Off Broadway Reviews
On one level, this is understandable. Since its premiere in 1966, Sweet Charity has always uneasily walked that thin line of respectability. Bob Fosse, at his most auteur, based it on Federico Fellini's 1957 film Nights of Cabiria, which is one of the modern cinema's quintessential examples of the "prostitute with a heart of gold" archetype given flesh-and-blood form. But because the mainstream was still a bit more conservative then, and because it was to star his wife and muse, the great Gwen Verdon, Neil Simon's book, Dorothy Fields's ultra-witty lyrics, and Cy Coleman's spectacular, city-throb music had to sort of (ahem) dance around the issue of Charity's profession and potential extracurricular activities.
This led to a hit and a popular triumph for Fosse and his headlining lady, but it also resulted in an odd, occasionally schizophrenic show that's been difficult to get right since. (Shirley MacLaine took on the 1969 movie version, and Debbie Allen and Christina Applegate Main Stem revivals in 1986 and 2005, all to varying degrees of failure.) Verdon was, bless her (and marvel at her on the cast recording), just too unique: unendingly lovable, sexy but not remotely slutty, a stole of hopefulness around a core of hopelessness, simultaneously down and dirty and virginally unspoiled (er, sort of)a collection of contradictions not easily mimicked. And Charity needs every single one she can get, and then some, if she's going to believably dance through all the heartbreak she must endure.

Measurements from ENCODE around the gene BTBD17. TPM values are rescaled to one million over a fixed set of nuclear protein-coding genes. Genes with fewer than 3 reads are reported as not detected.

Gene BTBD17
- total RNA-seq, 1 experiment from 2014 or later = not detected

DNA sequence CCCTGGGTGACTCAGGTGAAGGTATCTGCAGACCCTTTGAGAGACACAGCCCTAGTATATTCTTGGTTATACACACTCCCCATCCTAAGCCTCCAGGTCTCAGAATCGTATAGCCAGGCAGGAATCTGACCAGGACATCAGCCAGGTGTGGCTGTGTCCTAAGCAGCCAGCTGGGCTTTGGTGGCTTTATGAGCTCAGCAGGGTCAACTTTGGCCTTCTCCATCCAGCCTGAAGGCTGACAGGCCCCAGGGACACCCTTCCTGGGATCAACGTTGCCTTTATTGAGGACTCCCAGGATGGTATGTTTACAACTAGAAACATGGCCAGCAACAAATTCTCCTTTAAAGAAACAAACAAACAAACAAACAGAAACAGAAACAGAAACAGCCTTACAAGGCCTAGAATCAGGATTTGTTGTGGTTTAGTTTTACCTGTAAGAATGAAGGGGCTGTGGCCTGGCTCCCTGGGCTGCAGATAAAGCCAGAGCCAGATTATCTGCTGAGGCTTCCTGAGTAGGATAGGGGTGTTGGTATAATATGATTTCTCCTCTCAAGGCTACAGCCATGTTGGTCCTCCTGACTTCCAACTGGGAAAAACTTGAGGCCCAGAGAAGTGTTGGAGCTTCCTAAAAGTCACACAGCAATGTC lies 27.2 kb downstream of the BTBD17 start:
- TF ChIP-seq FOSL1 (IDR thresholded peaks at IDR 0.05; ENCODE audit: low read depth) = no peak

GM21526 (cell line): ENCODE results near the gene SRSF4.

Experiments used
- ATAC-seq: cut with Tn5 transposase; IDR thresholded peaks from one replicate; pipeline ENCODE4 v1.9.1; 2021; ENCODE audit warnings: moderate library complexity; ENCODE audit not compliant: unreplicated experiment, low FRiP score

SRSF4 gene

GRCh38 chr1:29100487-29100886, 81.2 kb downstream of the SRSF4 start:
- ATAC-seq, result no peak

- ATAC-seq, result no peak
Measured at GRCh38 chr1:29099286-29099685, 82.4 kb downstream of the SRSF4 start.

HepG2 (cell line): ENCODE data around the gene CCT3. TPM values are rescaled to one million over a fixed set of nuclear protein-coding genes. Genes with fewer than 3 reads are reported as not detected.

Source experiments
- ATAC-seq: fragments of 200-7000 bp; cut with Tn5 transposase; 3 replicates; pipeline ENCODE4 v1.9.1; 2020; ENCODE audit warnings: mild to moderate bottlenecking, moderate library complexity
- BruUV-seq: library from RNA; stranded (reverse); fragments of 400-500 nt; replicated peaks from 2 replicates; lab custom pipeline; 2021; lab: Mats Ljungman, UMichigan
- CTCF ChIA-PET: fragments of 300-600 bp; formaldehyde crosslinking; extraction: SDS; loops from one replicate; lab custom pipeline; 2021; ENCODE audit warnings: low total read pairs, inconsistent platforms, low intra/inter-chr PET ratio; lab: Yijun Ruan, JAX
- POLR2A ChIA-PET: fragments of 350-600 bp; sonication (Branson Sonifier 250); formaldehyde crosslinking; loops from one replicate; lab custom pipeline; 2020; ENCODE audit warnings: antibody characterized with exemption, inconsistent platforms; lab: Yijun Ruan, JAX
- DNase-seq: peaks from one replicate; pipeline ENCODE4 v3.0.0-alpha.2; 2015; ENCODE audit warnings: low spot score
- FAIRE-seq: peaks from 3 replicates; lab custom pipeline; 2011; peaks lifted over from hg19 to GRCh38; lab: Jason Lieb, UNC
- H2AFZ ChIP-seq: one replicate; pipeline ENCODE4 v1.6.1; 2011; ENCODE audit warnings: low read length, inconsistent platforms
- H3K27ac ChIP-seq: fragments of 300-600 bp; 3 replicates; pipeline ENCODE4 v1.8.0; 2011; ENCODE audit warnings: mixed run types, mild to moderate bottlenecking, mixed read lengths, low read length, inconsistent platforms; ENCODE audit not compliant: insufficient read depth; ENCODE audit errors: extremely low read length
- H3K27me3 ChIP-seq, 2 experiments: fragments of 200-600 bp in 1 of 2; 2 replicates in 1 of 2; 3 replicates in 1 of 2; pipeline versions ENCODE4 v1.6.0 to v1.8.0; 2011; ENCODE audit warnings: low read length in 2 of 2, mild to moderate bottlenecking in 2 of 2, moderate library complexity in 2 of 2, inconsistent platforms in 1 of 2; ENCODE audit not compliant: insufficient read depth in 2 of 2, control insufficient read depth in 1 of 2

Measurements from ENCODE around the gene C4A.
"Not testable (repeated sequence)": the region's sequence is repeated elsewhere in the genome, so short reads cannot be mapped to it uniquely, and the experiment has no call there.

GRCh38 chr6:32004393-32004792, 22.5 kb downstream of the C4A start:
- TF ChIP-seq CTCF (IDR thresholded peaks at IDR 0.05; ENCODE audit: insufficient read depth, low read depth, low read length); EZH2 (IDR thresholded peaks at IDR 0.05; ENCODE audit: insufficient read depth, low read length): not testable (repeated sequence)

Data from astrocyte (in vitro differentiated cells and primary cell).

Although a big star herself of a more contemporary vintage, with two Tony Awards (for Anything Goes and Thoroughly Modern Millie) and other impressive credits under her belt, Foster doesn't project the vitals of a Charity type of woman. She's pure determination of the "I want this and so I'm going to make it happen" variety. That's absolutely right for many of her above-the-title parts, including Violet and Shrek, but she has too many sharp edges. The actress playing Charity must impress upon you that she's at the emotional mercy of an endless string of domineering men, from a gold-digger who pushes her in the lake in Central Park to Fandango Ballroom manager Herman to fraternizing Italian film idol Vittorio Vidal to the perfectly milquetoast Oscar Lindquist she meets in an elevator at the 92nd Street Y and mistakes for someone with Real Husband Potential.